There’s no one else to fall back on when you’re doing this on your own. I don’t know if it’s going to get easier. The more successful you become, the more difficult things will get. There are always obstacles. There are different decisions that you will have to make that will make or break your business.

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What are some of the biggest lessons you’ve learned since becoming a small business owner?

Collaborating with like-minded individuals is important. When I first met Joey, my creative partner who also does the photography for Finding Paola and Fanm Djanm, we both wanted to create and grow. He also has a thirst for creating something different. He has a passion for pushing the envelope when it comes to photographing black women. Without collaboration, I don’t think I would be where I am today. If I wanted to do everything myself, I would still be in my studio apartment. As an entrepreneur, you need to learn to let go and find the right people to create with.

Another important lesson for me was that competition is healthy. The more people who wear head wraps, the bigger the market. If you want to join the headwrap market, you’re welcome to! Before I thought of it as a threat, but now I don’t. People want an experience, and I give them that with Fanm Djanm.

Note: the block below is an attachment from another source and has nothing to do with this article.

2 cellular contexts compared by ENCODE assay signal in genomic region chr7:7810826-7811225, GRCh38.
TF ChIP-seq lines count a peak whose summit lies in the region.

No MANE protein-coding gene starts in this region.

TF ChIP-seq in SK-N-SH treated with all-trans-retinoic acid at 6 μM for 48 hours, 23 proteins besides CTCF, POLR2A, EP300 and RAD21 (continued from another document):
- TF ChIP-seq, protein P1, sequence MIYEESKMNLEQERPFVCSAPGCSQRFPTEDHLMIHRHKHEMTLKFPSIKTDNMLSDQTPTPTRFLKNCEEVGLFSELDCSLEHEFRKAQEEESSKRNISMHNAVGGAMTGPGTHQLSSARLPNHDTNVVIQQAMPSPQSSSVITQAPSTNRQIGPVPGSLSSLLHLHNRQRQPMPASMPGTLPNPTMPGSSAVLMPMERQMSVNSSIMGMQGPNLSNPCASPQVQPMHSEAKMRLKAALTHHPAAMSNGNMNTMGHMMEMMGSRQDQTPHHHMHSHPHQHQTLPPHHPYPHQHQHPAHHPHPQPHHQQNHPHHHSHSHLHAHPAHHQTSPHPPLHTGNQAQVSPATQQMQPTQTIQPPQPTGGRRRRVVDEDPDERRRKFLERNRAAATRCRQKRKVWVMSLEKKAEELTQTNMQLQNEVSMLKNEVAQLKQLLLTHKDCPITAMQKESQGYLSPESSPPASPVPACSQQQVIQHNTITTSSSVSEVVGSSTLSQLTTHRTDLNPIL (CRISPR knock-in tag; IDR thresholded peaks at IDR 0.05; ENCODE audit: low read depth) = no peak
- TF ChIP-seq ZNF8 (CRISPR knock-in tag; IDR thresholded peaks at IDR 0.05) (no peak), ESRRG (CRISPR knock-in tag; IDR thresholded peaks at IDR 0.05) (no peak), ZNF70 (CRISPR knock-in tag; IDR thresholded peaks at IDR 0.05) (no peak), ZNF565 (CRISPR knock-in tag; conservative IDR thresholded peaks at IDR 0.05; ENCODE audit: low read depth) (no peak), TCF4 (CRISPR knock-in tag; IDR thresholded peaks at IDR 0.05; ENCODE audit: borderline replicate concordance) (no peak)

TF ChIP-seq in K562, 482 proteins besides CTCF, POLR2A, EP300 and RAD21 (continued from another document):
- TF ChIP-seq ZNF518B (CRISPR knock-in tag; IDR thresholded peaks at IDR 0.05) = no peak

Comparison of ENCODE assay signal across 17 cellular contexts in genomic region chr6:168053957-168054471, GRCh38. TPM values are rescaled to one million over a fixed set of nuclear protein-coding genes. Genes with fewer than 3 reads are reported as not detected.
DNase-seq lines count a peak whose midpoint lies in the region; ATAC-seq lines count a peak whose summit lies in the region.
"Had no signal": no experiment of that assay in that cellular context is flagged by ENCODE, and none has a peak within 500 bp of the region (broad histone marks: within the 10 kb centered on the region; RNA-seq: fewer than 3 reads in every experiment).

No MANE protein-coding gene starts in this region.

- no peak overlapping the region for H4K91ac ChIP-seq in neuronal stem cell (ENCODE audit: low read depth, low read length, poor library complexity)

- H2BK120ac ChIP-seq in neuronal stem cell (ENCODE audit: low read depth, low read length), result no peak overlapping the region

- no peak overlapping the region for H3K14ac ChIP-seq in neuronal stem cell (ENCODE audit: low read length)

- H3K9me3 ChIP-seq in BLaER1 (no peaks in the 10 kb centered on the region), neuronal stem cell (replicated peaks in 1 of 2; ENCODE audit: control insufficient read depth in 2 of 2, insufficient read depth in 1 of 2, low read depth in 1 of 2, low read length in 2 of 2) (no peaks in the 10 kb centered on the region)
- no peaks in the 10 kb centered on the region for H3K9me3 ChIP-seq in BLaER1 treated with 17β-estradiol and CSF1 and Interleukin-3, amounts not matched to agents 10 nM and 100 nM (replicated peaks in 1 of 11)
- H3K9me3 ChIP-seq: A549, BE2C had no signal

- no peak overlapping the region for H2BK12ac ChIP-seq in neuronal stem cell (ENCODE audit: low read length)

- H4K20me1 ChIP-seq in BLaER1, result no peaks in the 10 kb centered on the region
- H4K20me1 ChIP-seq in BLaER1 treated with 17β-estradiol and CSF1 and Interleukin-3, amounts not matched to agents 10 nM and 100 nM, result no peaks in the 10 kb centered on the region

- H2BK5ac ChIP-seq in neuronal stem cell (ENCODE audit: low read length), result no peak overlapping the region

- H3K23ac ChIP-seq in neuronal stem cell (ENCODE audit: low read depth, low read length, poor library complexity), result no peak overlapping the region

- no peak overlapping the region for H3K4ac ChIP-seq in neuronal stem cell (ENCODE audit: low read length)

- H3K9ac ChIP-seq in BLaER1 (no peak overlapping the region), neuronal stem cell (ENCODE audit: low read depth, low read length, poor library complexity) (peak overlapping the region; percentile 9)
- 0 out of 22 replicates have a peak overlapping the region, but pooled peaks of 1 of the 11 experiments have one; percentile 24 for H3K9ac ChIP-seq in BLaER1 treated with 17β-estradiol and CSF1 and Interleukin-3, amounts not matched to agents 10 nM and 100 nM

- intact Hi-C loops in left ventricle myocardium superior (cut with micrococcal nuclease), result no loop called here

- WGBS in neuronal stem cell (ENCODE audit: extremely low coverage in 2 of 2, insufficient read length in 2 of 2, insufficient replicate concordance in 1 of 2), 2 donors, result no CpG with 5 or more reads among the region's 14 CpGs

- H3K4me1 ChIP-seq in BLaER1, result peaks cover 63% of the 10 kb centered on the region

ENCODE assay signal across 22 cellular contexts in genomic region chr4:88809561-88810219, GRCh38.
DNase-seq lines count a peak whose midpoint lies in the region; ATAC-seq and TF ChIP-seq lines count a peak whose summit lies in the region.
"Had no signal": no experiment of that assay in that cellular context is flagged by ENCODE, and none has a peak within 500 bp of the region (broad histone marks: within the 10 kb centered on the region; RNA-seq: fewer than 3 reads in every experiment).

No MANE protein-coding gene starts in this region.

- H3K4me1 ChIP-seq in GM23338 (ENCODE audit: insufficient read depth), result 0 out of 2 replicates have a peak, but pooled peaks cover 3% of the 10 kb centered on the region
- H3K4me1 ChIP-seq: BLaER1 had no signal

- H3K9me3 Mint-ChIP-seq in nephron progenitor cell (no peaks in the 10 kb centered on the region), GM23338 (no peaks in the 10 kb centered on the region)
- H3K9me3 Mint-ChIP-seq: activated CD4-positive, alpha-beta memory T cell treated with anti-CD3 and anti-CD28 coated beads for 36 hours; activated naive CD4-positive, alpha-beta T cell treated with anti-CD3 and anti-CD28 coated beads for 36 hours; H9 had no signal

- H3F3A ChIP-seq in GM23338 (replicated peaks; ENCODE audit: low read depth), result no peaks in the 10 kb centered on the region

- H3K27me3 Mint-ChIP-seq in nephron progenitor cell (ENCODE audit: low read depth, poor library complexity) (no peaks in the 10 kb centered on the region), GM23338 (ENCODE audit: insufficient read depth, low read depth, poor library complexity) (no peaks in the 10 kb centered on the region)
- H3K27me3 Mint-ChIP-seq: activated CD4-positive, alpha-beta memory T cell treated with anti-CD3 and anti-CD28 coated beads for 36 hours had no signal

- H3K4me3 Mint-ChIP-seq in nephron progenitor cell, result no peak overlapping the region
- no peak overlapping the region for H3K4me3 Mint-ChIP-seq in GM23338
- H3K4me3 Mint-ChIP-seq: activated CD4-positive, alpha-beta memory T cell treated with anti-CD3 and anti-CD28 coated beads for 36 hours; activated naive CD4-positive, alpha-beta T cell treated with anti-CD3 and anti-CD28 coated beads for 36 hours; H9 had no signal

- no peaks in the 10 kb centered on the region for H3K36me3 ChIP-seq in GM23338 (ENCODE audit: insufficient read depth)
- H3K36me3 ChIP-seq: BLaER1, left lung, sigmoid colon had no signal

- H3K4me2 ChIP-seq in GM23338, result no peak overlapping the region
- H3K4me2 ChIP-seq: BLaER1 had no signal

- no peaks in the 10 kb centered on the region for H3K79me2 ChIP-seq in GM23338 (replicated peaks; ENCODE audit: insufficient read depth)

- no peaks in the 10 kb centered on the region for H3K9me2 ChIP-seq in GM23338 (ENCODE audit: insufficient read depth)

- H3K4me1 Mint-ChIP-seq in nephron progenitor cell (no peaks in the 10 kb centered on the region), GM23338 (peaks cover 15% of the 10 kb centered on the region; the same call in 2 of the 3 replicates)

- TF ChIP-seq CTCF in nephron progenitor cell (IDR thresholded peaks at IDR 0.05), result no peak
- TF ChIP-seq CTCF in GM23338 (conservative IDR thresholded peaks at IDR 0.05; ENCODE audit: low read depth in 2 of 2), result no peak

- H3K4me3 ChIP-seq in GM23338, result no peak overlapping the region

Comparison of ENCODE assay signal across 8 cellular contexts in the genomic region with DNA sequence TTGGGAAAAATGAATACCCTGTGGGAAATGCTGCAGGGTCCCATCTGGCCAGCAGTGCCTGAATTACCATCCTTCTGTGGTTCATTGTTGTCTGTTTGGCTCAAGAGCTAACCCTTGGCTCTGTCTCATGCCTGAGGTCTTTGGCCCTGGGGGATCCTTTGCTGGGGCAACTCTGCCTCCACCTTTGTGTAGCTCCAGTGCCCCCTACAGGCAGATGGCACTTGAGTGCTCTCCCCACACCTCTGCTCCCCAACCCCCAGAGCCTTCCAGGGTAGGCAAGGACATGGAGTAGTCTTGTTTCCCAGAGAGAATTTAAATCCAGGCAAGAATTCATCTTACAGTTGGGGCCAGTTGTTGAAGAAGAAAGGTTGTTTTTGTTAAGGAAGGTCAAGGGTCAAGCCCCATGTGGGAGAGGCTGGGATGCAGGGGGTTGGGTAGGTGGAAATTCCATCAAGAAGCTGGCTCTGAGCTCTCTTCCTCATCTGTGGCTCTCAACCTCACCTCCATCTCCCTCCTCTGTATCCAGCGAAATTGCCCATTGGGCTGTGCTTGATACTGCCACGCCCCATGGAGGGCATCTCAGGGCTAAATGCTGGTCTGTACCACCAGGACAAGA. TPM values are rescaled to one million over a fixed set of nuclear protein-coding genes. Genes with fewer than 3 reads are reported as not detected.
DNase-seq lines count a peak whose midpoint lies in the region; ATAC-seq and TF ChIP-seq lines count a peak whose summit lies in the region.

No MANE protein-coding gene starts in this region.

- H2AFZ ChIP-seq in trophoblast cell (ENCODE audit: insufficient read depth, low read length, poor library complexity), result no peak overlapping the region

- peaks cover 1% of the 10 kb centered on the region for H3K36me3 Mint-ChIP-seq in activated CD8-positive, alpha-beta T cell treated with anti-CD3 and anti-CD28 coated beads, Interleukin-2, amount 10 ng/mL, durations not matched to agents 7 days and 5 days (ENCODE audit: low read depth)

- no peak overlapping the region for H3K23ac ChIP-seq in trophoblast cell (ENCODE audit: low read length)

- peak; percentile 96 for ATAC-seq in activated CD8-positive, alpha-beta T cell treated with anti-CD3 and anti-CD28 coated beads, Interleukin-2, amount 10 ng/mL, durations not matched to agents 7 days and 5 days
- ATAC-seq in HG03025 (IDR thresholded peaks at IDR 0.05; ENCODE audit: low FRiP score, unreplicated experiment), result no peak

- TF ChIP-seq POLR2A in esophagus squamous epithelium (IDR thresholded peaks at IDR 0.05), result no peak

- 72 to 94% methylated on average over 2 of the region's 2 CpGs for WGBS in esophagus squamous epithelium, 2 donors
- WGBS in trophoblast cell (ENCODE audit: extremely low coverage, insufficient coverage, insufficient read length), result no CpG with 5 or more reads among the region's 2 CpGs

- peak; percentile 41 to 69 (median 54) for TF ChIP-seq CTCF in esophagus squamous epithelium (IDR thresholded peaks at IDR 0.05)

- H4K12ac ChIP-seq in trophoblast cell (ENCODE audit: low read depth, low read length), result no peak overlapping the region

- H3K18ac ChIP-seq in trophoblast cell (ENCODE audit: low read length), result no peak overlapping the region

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What is it about New York City that inspires you?

New York City is the only place that has allowed me to shout my loudest. You can make anything happen here. I really believe that. I’ve had this voice inside of me and I’ve kept it quiet, and now I’m able to really express myself. I didn’t think it was possible.

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What are three things everyone visiting NYC must do?

I love the Highline, so I always recommend that. Next, you must have a great meal.You have to have a really great cocktail as well. And finally, go see a play. I feel like New Yorkers don’t take advantage of Broadway enough. Bonus: In the summer, it’s good to dance under the stars. There are so many different places you can dance in the summer.